Before you place a bid in a real estate auction, take all the steps you would in any other auction. Check out the seller's feedback (given as well as received). Read the auction description carefully, watching for hidden costs. For example, some auctions include a processing fee or closing costs beyond those you pay the bank. In other auctions, you're bidding not on the actual sale price, but a down payment on a much higher price.
Figure 4-5. To learn more about a piece of property advertised on eBay, fill out this form. All that's required is your name, email address, and agreement to eBay's terms, but you can also ask questions and provide your phone number and a time to call. The seller can use the information you supply only in relation to this transaction; any other use of your information, if you report it, can get a seller kicked off eBay.
In the Item Specifics section of the item description, look for a Neighborhood Profile. Click the link to get statistics and demographics about the property's neighborhood, based on Zip code. You can learn about average income, population, and crime rates for the area. All sellers have an opportunity to include a Neighborhood Profile when creating a real estate auction, so if there's not a Neighborhood Profile, you should wonder what the seller is trying to hide—a high crime rate? A depressed area where you're unlikely to find tenants? Know what you're getting into before you bid.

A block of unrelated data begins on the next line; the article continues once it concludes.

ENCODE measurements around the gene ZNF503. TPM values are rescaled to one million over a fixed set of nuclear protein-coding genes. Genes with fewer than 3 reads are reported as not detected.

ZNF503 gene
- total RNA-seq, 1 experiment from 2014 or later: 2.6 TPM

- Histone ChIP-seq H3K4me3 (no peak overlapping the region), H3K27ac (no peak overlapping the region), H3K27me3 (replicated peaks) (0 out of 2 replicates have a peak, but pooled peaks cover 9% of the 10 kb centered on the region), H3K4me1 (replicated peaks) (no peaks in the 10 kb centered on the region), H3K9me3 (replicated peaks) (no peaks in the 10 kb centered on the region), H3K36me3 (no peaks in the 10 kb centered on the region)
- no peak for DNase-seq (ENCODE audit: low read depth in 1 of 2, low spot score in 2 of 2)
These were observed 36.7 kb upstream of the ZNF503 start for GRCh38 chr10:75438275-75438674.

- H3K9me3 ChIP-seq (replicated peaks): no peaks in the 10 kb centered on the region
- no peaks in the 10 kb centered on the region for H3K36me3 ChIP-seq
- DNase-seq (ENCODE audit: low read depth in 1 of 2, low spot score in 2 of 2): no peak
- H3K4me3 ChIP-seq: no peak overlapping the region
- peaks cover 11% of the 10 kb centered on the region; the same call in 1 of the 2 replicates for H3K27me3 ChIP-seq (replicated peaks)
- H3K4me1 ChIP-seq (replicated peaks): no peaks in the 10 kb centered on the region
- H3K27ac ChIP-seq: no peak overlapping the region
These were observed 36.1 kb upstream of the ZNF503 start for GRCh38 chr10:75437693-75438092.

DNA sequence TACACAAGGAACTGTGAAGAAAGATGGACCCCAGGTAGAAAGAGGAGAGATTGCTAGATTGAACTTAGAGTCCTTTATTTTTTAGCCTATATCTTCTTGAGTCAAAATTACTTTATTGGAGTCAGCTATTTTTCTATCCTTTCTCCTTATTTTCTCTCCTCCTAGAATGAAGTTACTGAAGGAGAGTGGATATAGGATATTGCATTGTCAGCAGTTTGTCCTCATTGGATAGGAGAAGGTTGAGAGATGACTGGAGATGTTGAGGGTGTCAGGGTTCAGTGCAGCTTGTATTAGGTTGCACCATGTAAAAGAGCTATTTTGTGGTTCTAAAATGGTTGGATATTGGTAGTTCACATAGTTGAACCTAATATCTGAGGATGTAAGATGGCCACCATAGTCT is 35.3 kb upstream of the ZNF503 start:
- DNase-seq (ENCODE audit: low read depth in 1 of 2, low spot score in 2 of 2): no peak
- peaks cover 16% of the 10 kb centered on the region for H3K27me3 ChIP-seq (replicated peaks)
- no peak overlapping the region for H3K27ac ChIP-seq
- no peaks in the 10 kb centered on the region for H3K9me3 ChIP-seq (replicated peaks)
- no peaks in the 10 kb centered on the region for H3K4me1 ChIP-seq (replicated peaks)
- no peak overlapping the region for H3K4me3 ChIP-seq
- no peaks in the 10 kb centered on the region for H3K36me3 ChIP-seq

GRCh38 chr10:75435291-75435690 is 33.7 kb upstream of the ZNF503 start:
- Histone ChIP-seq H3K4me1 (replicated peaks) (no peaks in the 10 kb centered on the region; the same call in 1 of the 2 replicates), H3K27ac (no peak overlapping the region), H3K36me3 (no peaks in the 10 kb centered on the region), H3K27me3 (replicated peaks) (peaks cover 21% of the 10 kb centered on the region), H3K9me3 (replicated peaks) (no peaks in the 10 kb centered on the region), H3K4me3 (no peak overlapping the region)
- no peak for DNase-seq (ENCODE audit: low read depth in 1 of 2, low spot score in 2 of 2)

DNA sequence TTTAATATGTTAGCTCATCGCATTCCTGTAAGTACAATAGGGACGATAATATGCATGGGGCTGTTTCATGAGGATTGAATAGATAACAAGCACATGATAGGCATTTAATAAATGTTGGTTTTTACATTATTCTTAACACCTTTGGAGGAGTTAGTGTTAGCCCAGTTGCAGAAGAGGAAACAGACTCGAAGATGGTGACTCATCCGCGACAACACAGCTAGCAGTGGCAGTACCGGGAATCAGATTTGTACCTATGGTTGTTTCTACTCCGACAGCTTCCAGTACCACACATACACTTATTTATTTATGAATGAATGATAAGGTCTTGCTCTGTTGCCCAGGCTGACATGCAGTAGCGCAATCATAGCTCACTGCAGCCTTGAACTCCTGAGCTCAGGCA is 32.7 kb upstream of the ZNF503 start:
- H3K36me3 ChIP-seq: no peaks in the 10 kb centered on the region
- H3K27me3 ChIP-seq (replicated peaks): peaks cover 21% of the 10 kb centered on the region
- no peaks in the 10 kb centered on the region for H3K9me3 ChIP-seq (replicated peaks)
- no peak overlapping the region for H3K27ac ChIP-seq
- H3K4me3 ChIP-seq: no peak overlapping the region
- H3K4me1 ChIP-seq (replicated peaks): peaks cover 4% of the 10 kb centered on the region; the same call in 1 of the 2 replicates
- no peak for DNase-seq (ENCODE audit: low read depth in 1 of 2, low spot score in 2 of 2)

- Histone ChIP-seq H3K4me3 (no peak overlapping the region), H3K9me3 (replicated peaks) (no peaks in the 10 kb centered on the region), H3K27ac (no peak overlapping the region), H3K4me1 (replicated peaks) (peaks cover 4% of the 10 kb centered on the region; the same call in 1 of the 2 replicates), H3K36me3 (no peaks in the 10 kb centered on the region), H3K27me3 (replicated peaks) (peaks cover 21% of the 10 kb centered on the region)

Other issues to investigate when buying real estate through eBay include the following:
Is the title clear? Can you buy title insurance?
Are taxes up to date?
Is the property inhabitable as is, or does it need significant renovation?
Are there any easements or restrictions on the property?
What type of deed comes with the property? Make sure you're getting a warranty deed, which guarantees the title comes to you free and clear.
What are prices of comparable properties in the same area? (You can look up current listings on www.realtor.com to get an idea of prices.)
Will you have time to apply for a mortgage after the auction ends, or should you arrange financing immediately? Will the seller consider owner financing, which means that the seller carries all or part of the mortgage?
Can you have the property inspected before the auction ends? Even if you can't travel to inspect the property in person, you can pay a professional inspector to look at a property you're seriously interested in. Find a licensed home inspector anywhere in the U.S. at www.inspectorsguide.com, or call a local real estate agent for recommendations.